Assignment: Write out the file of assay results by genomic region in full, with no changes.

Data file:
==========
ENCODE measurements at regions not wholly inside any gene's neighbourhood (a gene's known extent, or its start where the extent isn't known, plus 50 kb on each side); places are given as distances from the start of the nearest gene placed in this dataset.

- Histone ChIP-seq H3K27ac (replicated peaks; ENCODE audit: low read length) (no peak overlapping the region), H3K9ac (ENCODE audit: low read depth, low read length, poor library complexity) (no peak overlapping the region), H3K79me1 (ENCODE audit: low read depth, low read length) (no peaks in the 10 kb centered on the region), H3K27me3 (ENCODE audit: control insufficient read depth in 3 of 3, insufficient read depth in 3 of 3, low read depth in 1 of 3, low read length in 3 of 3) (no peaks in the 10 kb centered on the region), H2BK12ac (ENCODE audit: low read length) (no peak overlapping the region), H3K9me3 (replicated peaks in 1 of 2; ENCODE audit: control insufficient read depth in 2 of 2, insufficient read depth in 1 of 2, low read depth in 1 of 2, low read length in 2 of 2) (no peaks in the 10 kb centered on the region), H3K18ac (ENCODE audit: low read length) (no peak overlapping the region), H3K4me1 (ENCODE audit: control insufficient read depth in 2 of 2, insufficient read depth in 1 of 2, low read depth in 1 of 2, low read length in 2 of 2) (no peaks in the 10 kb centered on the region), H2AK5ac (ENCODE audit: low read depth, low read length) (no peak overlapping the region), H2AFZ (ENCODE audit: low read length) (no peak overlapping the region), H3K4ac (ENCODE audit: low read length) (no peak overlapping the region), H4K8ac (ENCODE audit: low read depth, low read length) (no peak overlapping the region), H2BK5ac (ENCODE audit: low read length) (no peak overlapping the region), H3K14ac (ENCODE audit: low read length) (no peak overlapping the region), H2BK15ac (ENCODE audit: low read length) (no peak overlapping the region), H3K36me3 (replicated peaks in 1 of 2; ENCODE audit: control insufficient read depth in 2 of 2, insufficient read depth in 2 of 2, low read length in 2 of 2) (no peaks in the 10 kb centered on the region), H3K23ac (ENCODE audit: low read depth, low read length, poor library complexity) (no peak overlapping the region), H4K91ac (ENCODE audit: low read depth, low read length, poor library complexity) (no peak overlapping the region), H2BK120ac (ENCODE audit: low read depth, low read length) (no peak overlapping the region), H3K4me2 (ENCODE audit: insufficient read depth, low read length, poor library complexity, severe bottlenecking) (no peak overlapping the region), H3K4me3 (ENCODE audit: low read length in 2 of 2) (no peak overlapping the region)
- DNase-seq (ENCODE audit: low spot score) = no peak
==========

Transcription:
ENCODE measurements at regions not wholly inside any gene's neighbourhood (a gene's known extent, or its start where the extent isn't known, plus 50 kb on each side); places are given as distances from the start of the nearest gene placed in this dataset.

- Histone ChIP-seq H3K27ac (replicated peaks; ENCODE audit: low read length) (no peak overlapping the region), H3K9ac (ENCODE audit: low read depth, low read length, poor library complexity) (no peak overlapping the region), H3K79me1 (ENCODE audit: low read depth, low read length) (no peaks in the 10 kb centered on the region), H3K27me3 (ENCODE audit: control insufficient read depth in 3 of 3, insufficient read depth in 3 of 3, low read depth in 1 of 3, low read length in 3 of 3) (no peaks in the 10 kb centered on the region), H2BK12ac (ENCODE audit: low read length) (no peak overlapping the region), H3K9me3 (replicated peaks in 1 of 2; ENCODE audit: control insufficient read depth in 2 of 2, insufficient read depth in 1 of 2, low read depth in 1 of 2, low read length in 2 of 2) (no peaks in the 10 kb centered on the region), H3K18ac (ENCODE audit: low read length) (no peak overlapping the region), H3K4me1 (ENCODE audit: control insufficient read depth in 2 of 2, insufficient read depth in 1 of 2, low read depth in 1 of 2, low read length in 2 of 2) (no peaks in the 10 kb centered on the region), H2AK5ac (ENCODE audit: low read depth, low read length) (no peak overlapping the region), H2AFZ (ENCODE audit: low read length) (no peak overlapping the region), H3K4ac (ENCODE audit: low read length) (no peak overlapping the region), H4K8ac (ENCODE audit: low read depth, low read length) (no peak overlapping the region), H2BK5ac (ENCODE audit: low read length) (no peak overlapping the region), H3K14ac (ENCODE audit: low read length) (no peak overlapping the region), H2BK15ac (ENCODE audit: low read length) (no peak overlapping the region), H3K36me3 (replicated peaks in 1 of 2; ENCODE audit: control insufficient read depth in 2 of 2, insufficient read depth in 2 of 2, low read length in 2 of 2) (no peaks in the 10 kb centered on the region), H3K23ac (ENCODE audit: low read depth, low read length, poor library complexity) (no peak overlapping the region), H4K91ac (ENCODE audit: low read depth, low read length, poor library complexity) (no peak overlapping the region), H2BK120ac (ENCODE audit: low read depth, low read length) (no peak overlapping the region), H3K4me2 (ENCODE audit: insufficient read depth, low read length, poor library complexity, severe bottlenecking) (no peak overlapping the region), H3K4me3 (ENCODE audit: low read length in 2 of 2) (no peak overlapping the region)
- DNase-seq (ENCODE audit: low spot score) = no peak